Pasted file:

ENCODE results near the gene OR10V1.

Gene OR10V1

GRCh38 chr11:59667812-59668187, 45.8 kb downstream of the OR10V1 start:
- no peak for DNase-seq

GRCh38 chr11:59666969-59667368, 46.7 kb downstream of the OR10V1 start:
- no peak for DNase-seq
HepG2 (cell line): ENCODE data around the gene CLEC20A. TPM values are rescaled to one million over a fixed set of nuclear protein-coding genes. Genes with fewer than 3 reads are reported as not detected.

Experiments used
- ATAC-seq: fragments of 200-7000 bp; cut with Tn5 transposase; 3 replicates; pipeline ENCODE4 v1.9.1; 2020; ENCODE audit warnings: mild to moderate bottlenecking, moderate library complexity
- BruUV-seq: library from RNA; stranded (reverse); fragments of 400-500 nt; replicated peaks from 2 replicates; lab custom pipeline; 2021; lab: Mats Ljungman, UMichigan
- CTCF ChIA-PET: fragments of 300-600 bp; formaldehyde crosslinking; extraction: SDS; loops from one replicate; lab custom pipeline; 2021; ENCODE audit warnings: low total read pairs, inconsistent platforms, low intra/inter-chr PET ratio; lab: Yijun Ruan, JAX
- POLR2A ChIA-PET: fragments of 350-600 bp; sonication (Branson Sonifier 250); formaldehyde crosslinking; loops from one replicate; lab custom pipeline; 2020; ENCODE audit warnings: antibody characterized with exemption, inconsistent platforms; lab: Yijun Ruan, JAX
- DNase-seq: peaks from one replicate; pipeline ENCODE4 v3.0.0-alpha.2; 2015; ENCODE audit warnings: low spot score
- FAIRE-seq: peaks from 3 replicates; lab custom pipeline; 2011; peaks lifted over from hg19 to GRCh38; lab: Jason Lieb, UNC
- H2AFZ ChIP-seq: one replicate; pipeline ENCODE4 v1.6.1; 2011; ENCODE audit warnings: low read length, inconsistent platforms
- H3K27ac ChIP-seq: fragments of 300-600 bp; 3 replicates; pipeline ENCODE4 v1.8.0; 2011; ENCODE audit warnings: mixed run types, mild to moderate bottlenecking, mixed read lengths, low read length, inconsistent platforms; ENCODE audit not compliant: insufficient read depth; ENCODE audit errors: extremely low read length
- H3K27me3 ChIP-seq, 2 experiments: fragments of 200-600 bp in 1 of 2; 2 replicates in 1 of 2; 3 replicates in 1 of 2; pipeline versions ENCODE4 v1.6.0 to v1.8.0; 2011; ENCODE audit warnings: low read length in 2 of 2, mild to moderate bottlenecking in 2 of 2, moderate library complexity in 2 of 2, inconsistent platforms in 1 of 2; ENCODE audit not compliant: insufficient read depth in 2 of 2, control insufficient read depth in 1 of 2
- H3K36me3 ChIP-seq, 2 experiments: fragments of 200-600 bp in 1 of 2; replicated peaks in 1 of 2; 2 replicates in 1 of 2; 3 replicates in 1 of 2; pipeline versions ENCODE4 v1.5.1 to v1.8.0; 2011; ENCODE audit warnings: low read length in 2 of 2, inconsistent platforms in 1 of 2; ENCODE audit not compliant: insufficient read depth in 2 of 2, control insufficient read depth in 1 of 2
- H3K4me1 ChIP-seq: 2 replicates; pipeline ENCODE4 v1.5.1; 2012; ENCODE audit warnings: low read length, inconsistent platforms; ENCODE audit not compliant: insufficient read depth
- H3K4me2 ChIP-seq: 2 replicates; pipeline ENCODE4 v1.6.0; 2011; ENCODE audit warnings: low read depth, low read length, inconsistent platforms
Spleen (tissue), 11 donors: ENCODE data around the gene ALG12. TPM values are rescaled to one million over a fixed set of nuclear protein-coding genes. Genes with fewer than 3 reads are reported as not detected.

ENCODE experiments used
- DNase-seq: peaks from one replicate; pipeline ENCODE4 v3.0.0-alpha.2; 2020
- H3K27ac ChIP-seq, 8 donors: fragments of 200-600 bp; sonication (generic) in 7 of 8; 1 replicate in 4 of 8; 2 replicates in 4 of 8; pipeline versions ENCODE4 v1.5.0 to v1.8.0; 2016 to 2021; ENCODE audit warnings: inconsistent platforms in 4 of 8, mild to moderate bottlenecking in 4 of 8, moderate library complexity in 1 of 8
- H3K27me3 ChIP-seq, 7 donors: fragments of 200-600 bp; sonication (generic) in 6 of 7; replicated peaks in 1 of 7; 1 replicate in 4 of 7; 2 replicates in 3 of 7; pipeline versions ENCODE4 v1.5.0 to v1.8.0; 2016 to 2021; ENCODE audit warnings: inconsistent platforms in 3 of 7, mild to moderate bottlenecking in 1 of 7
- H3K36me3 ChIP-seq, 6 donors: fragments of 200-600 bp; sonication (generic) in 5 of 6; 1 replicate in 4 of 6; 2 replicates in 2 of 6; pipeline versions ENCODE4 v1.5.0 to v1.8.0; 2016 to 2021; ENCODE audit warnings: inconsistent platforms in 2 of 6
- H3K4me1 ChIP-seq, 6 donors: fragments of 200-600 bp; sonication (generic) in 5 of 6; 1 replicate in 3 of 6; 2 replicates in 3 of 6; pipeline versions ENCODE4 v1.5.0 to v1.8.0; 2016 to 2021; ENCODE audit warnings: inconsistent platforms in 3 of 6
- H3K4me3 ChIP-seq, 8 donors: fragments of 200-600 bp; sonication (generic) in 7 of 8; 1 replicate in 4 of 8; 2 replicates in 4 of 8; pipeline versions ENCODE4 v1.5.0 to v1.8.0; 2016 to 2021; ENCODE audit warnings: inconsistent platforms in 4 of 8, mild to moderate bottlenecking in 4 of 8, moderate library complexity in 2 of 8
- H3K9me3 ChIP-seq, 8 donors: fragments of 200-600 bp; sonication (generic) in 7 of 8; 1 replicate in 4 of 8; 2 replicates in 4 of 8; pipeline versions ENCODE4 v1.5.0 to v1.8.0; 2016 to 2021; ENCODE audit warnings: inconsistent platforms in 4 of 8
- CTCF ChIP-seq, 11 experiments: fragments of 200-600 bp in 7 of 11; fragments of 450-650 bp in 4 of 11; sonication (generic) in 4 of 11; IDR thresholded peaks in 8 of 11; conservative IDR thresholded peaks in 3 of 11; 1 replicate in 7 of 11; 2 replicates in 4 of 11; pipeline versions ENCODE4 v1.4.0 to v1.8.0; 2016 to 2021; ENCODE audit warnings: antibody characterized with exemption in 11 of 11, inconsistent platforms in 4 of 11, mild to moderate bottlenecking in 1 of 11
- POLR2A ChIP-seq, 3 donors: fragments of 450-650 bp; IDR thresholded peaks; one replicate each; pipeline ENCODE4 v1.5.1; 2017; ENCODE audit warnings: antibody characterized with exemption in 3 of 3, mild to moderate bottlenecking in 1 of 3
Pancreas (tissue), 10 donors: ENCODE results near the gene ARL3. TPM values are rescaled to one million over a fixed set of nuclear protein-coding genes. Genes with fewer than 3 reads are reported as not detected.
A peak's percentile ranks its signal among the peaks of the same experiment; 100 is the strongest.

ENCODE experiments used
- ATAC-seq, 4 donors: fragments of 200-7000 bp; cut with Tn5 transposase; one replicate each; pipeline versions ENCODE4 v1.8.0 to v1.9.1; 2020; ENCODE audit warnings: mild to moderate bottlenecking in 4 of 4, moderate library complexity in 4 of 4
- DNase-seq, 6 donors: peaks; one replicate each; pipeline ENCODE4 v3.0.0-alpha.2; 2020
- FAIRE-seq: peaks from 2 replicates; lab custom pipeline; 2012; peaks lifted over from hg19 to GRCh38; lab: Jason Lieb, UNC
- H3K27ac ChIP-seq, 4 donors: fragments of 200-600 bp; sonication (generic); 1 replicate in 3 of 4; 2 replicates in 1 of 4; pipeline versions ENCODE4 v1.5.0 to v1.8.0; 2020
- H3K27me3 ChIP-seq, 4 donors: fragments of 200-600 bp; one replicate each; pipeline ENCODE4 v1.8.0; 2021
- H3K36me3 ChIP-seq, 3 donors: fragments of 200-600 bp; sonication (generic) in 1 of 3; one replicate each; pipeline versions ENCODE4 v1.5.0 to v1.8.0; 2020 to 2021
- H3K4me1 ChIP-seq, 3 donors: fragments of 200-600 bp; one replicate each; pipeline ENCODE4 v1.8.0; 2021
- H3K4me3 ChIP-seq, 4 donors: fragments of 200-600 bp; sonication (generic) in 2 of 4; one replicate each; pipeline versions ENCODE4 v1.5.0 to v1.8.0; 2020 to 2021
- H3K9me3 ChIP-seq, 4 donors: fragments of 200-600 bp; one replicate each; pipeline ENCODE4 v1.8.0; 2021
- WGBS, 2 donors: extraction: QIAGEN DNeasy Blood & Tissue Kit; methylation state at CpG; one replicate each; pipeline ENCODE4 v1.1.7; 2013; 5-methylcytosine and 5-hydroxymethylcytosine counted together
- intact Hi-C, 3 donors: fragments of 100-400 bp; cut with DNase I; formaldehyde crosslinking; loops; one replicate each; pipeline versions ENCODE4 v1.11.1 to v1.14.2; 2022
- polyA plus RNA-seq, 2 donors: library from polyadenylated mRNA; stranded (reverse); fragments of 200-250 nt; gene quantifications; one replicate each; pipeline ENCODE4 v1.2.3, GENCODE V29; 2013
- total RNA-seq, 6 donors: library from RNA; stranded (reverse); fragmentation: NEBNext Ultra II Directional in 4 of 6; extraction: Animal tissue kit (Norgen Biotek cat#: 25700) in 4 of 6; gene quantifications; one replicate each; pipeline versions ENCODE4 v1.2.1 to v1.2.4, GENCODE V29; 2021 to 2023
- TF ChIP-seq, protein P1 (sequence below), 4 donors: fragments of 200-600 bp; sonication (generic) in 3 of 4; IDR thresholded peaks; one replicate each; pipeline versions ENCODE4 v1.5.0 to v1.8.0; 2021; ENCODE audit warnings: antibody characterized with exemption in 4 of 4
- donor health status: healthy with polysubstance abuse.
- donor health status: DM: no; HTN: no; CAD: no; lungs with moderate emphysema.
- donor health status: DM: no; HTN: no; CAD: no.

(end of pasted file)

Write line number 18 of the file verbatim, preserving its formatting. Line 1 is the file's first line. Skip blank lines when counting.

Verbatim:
- H3K36me3 ChIP-seq, 2 experiments: fragments of 200-600 bp in 1 of 2; replicated peaks in 1 of 2; 2 replicates in 1 of 2; 3 replicates in 1 of 2; pipeline versions ENCODE4 v1.5.1 to v1.8.0; 2011; ENCODE audit warnings: low read length in 2 of 2, inconsistent platforms in 1 of 2; ENCODE audit not compliant: insufficient read depth in 2 of 2, control insufficient read depth in 1 of 2